A dire warning indeed! Another one with a frustrating history behind it, maybe the dumbest one. In 2018, when I was at Heroescon and discovering that, like, Silver age comics don’t cost $1000, I was rooting through bins and got my ASM 30 and such, and I had this in my hand. It was a ratty, messed up copy, kinda falling apart, but with the half off sale that day, it was $12. And I knew nothing about this whole genre of comics buying and decided that was a little steep for a book in such bad shape.
Cut to me spending months trying to find a copy, in any condition, under $200 on eBay. But I didn’t know any better, and we live with our choices. I finally did score this one at a price I was willing to pay, tho, so here we are. But this issue has 2 other back stories, too! Like MTU 79, I first saw it in Mighty Marvel Team-Up Thrillers, a collection of great meet-ups throughout history I’ve had since elementary school, which I read to pieces, quite literally. By the time I saw it in the book referenced in the ASM 14 post, it was old news! But, yes, this issue represents a key moment in my young mind, regardless of its actual place in the pantheon, because it was Spider-Man’s first meeting with DD, and I had barely read any comics, and I thought this was monumental. The splash is a particularly nice one of Spider-Man fighting The Circus of Crime, and then we get rolling fast, as these tend to do.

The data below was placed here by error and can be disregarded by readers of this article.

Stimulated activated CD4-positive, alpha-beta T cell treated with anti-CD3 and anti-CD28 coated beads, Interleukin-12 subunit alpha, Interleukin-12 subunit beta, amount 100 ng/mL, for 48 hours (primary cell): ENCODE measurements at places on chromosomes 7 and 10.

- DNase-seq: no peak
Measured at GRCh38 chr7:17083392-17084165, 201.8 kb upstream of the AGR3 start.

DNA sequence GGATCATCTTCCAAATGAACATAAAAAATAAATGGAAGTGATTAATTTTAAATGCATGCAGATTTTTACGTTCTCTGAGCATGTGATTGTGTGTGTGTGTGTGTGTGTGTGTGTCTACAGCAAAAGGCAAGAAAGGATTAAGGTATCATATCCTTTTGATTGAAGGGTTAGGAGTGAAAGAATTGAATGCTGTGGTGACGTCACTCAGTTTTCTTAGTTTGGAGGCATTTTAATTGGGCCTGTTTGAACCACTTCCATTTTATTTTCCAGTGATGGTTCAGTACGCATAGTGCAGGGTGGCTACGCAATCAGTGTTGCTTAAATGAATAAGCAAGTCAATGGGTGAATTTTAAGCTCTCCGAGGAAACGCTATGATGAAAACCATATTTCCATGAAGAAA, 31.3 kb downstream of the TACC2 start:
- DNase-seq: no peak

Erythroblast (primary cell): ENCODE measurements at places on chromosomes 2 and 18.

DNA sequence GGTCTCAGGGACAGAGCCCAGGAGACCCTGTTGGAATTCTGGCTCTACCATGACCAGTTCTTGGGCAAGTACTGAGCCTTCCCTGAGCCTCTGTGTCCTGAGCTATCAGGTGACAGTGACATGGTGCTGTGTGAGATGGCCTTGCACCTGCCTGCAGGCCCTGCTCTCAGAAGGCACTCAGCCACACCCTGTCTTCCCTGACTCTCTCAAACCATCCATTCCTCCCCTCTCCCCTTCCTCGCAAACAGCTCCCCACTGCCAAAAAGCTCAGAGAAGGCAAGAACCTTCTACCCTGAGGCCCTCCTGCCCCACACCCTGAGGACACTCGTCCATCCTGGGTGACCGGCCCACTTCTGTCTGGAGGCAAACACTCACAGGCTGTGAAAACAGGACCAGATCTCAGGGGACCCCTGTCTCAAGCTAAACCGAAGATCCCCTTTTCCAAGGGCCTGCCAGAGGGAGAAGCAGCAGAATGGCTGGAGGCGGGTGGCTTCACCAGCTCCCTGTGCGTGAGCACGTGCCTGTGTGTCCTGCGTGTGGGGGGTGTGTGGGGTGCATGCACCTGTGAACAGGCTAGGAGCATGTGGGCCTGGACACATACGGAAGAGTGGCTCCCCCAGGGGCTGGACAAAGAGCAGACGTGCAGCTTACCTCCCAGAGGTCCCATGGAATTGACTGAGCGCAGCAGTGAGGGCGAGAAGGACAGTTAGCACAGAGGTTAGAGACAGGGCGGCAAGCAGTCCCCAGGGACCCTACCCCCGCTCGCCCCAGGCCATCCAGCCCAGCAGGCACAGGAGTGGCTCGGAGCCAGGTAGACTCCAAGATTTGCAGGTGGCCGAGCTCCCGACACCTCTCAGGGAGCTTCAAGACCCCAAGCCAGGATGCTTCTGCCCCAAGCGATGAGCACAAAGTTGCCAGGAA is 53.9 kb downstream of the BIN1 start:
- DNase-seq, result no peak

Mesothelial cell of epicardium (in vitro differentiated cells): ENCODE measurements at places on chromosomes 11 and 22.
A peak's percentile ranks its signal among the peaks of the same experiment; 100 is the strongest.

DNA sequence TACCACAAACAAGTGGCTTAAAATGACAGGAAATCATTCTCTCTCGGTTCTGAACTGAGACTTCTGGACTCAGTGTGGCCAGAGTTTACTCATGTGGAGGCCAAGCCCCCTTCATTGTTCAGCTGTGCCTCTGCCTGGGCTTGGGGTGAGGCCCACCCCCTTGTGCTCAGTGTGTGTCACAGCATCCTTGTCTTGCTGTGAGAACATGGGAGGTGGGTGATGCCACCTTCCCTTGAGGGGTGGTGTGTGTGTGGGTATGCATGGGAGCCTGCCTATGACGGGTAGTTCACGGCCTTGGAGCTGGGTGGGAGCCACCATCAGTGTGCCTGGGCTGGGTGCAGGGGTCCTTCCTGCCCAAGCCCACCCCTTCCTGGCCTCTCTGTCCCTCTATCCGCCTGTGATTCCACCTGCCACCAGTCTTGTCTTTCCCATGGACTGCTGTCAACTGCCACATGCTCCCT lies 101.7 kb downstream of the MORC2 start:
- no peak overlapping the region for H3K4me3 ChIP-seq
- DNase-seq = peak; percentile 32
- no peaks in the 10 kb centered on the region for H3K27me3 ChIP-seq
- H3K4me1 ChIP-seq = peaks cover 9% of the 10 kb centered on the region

One of my problems with Ross Andru’s Spider-Man has always been that he often looks more like he’s being towed than swinging. Ditko often settled on a panel like #4 there, where it looks like he’s flung himself through the air so hard he doesn’t even need a web. The polar opposite.
That flipping action panel is great. That random blind guy sure got lucky. But, of course…
A very quick primer on all things DD continues as we meet Foggy Nelson and Karen Page, his supporting cast. Early promotion of DD positioned him as being “in the tradition of Spider-Man,” and people have said that, before it was revitalized in the 80s, the title was often a sort of “Spider-Man lite,” but that’s so hard for me to reconcile. Aside from both swinging around, what else do they have in common? Spider-Man is a kid, Daredevil is an adult. Spider-Man is poor, Daredevil’s doing alright. Spider-Man is super strong and has his web, DD has much weirder powers and no extra strength. Just not too similar, in my opinion, but I guess more similar than either of them and any other Marvel hero of the period. At any rate, Foggy & Karen talk Matt into joining them for a night at the circus, and then we cut to The Ringmaster driving his goons to rehearse, saying they’ve never pulled their scam in the heart of a big city. The Circus of Crime debuted in Hulk. Certainly one of Marvel’s tougher sells in the period. But for this scam, they have an unusual angle:
I don’t think it’s much of a surprise that Betty Brant isn’t among the most loved Spider-Man girlfriends. All she ever did was weep. Gwen was a little too perfect, but she had more to her than this. Foggy tells Matt Spider-Man will be at the circus, and this only piques his interest. Soon, our heroes are gathered at the event, and Peter slips away to do his thing. Matt senses him long before anyone sees him, and then he drops down out of the rafters to tremendous applause. Without, like, talking to anyone connected to the circus, he just starts doing his thing, trying to give the crowd their money’s worth. The audience loves him, and so does The Ringmaster, who figures he’ll just add Spider-Man to the act. He flags our hero down and hypnotizes him with his silly hat instantly.